dc.identifier.citationThe 6th Hong Kong International Nursing Forum, The University of Hong Kong, Hong Kong, 10-11 December 2016. In Programme Book, p. 57-
dc.identifier.urihttp://hdl.handle.net/10722/225773-
dc.descriptionConcurrent Session IV: Maternal and Child Health: abstract no. CSIV-6-
dc.description.abstractThe purpose of this study was to evaluate the effectiveness of a brief education intervention on maternal influenza vaccine uptake. A total of 321 pregnant women were recruited from the antenatal clinics of four geographically distributed public hospitals in Hong Kong. Participants were randomized to receive either standard antenatal care or a one-to-one brief education session that provided an overview of the safety and benefits of the vaccine to pregnant women, the fetus, and the newborn baby. Participants were followed up by telephone at two weeks postpartum to ascertain vaccination status. The primary study outcome was receipt of influenza vaccination during pregnancy measured by maternal self-report at two weeks postpartum. Secondary study outcomes were the proportion of participants initiating discussion about influenza vaccine with their health care provider (HCP) and the proportion of unvaccinated participants who sought out the vaccine. When compared with participants who received standard care, the vaccination rate was higher among participants who received the intervention (21.1% vs. 10%; p=0.006). The number of participants who initiated discussion about influenza vaccination with their HCPs during pregnancy was also significantly higher in the intervention group (19.9% vs. 13.1%; p=0.01). Among those who did not receive influenza vaccine, 45 participants attempted to get vaccinated. When compared with the standard care group, a significantly higher proportion of participants in the intervention group attempted to get vaccinated (33.0% vs. 5.9%; p<0.001). Almost one-half of these participants (n=21; 46.7%) were advised against influenza vaccine by HCPs, including general practitioners, obstetricians, and nurses. If participants who had attempted to get vaccinated had received the vaccine, the vaccination rates would have been even higher in both groups (29.2% vs. 15.0%; p=0.002). Although brief education was effective in improving vaccination uptake among pregnant women, overall vaccination rates remain suboptimal. Multicomponent approaches, including providing positive HCP vaccination recommendations, should be used to promote maternal influenza vaccination.-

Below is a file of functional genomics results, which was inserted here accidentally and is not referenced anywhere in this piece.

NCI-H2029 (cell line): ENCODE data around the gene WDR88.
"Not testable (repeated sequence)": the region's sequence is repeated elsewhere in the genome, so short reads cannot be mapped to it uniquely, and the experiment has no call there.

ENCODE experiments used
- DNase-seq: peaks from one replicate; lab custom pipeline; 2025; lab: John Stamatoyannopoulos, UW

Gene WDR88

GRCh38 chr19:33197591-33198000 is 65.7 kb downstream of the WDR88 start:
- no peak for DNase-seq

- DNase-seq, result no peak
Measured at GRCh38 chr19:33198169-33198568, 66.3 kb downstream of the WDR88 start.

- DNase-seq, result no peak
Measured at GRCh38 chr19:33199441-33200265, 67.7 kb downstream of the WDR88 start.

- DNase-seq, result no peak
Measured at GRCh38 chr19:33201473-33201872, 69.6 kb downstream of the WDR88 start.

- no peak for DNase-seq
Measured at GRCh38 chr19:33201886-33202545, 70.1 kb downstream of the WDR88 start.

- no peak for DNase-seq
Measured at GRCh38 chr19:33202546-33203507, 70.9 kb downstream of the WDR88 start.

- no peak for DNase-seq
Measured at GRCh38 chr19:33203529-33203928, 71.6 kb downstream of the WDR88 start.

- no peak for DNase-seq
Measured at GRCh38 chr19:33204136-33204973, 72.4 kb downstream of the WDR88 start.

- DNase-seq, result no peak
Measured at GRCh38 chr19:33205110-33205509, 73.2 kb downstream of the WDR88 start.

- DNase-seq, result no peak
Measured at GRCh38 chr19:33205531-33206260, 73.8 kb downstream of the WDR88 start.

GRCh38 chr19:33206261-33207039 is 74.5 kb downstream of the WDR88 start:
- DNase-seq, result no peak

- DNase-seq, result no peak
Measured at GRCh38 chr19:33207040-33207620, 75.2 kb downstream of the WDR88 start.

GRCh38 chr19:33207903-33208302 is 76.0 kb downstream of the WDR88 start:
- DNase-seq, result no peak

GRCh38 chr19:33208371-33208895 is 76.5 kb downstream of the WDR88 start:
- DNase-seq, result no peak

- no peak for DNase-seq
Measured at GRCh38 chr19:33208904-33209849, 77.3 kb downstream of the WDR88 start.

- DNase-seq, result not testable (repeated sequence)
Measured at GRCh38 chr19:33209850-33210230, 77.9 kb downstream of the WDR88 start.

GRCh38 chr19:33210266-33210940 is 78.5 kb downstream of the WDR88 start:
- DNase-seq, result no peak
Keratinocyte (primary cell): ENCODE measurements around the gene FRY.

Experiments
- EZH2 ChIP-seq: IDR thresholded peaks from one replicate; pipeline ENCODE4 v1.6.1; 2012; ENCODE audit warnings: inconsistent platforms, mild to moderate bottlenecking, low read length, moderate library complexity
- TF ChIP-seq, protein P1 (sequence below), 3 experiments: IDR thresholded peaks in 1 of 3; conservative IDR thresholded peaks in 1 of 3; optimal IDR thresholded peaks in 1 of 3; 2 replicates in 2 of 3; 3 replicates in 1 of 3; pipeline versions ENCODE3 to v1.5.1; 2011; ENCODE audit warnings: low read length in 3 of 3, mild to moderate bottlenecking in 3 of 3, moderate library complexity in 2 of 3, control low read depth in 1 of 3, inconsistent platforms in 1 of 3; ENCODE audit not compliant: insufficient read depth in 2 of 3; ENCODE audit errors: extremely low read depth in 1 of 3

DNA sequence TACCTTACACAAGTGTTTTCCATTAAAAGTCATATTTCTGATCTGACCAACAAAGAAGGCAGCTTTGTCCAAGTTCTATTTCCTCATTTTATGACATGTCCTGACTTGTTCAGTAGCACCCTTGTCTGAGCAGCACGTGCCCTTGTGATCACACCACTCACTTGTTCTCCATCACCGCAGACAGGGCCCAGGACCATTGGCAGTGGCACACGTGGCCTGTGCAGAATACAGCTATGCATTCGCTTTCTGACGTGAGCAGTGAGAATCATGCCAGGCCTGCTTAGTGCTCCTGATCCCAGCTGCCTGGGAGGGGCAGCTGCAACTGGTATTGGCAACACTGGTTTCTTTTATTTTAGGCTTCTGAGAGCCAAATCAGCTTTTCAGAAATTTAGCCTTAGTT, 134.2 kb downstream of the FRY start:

dc.languageeng-
dc.publisherThe University of Hong Kong, Hong Kong. -
dc.relation.ispartofHong Kong International Nursing Forum, 2016-
dc.titleA randomized controlled trial of an educational intervention to promote influenza vaccine uptake among pregnant women-
dc.typeConference_Paper-
dc.identifier.emailFong, DYT: dytfong@hku.hk-
dc.identifier.emailTarrant, AM: tarrantm@hku.hk-
dc.identifier.authorityFong, DYT=rp00253-
dc.identifier.authorityTarrant, AM=rp00461-
dc.identifier.hkuros258021-
dc.identifier.spage57-
dc.identifier.epage57-
dc.publisher.placeHong Kong-